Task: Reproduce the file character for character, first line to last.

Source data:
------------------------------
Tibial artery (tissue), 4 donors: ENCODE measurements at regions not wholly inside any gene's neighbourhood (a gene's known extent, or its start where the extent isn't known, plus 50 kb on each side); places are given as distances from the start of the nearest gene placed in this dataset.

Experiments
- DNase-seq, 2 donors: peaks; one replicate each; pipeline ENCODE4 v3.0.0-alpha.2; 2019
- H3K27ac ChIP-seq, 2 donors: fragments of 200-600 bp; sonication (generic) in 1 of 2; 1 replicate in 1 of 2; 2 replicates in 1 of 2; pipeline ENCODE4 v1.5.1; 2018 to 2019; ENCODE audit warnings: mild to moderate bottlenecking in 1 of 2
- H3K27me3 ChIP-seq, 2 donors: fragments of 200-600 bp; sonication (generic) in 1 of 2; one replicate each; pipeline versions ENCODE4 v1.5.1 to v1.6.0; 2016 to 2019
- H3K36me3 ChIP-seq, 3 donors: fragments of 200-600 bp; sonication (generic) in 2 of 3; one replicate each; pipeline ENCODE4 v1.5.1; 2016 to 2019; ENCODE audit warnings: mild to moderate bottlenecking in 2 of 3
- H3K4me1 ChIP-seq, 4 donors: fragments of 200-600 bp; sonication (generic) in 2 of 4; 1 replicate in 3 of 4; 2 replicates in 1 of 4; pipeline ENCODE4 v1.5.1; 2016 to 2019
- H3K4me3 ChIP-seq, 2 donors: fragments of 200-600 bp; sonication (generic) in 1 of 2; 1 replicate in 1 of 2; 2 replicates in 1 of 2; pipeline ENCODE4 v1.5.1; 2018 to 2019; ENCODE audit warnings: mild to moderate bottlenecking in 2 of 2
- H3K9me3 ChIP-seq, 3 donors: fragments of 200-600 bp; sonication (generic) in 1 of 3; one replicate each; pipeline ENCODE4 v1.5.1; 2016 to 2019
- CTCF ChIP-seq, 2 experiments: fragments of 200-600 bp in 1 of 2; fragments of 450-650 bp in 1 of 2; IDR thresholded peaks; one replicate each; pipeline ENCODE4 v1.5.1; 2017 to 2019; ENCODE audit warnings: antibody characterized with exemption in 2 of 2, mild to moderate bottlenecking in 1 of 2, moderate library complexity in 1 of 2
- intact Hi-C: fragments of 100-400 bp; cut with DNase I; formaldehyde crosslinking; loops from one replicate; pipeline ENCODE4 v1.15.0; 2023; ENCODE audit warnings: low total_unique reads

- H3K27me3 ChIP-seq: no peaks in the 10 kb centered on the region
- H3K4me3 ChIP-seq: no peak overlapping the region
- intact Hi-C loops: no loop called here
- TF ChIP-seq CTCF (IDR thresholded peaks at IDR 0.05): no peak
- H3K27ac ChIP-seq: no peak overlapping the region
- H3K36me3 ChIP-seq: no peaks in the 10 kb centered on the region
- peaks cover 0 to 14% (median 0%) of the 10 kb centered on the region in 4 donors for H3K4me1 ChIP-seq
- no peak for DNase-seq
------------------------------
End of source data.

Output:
Tibial artery (tissue), 4 donors: ENCODE measurements at regions not wholly inside any gene's neighbourhood (a gene's known extent, or its start where the extent isn't known, plus 50 kb on each side); places are given as distances from the start of the nearest gene placed in this dataset.

Experiments
- DNase-seq, 2 donors: peaks; one replicate each; pipeline ENCODE4 v3.0.0-alpha.2; 2019
- H3K27ac ChIP-seq, 2 donors: fragments of 200-600 bp; sonication (generic) in 1 of 2; 1 replicate in 1 of 2; 2 replicates in 1 of 2; pipeline ENCODE4 v1.5.1; 2018 to 2019; ENCODE audit warnings: mild to moderate bottlenecking in 1 of 2
- H3K27me3 ChIP-seq, 2 donors: fragments of 200-600 bp; sonication (generic) in 1 of 2; one replicate each; pipeline versions ENCODE4 v1.5.1 to v1.6.0; 2016 to 2019
- H3K36me3 ChIP-seq, 3 donors: fragments of 200-600 bp; sonication (generic) in 2 of 3; one replicate each; pipeline ENCODE4 v1.5.1; 2016 to 2019; ENCODE audit warnings: mild to moderate bottlenecking in 2 of 3
- H3K4me1 ChIP-seq, 4 donors: fragments of 200-600 bp; sonication (generic) in 2 of 4; 1 replicate in 3 of 4; 2 replicates in 1 of 4; pipeline ENCODE4 v1.5.1; 2016 to 2019
- H3K4me3 ChIP-seq, 2 donors: fragments of 200-600 bp; sonication (generic) in 1 of 2; 1 replicate in 1 of 2; 2 replicates in 1 of 2; pipeline ENCODE4 v1.5.1; 2018 to 2019; ENCODE audit warnings: mild to moderate bottlenecking in 2 of 2
- H3K9me3 ChIP-seq, 3 donors: fragments of 200-600 bp; sonication (generic) in 1 of 3; one replicate each; pipeline ENCODE4 v1.5.1; 2016 to 2019
- CTCF ChIP-seq, 2 experiments: fragments of 200-600 bp in 1 of 2; fragments of 450-650 bp in 1 of 2; IDR thresholded peaks; one replicate each; pipeline ENCODE4 v1.5.1; 2017 to 2019; ENCODE audit warnings: antibody characterized with exemption in 2 of 2, mild to moderate bottlenecking in 1 of 2, moderate library complexity in 1 of 2
- intact Hi-C: fragments of 100-400 bp; cut with DNase I; formaldehyde crosslinking; loops from one replicate; pipeline ENCODE4 v1.15.0; 2023; ENCODE audit warnings: low total_unique reads

- H3K27me3 ChIP-seq: no peaks in the 10 kb centered on the region
- H3K4me3 ChIP-seq: no peak overlapping the region
- intact Hi-C loops: no loop called here
- TF ChIP-seq CTCF (IDR thresholded peaks at IDR 0.05): no peak
- H3K27ac ChIP-seq: no peak overlapping the region
- H3K36me3 ChIP-seq: no peaks in the 10 kb centered on the region
- peaks cover 0 to 14% (median 0%) of the 10 kb centered on the region in 4 donors for H3K4me1 ChIP-seq
- no peak for DNase-seq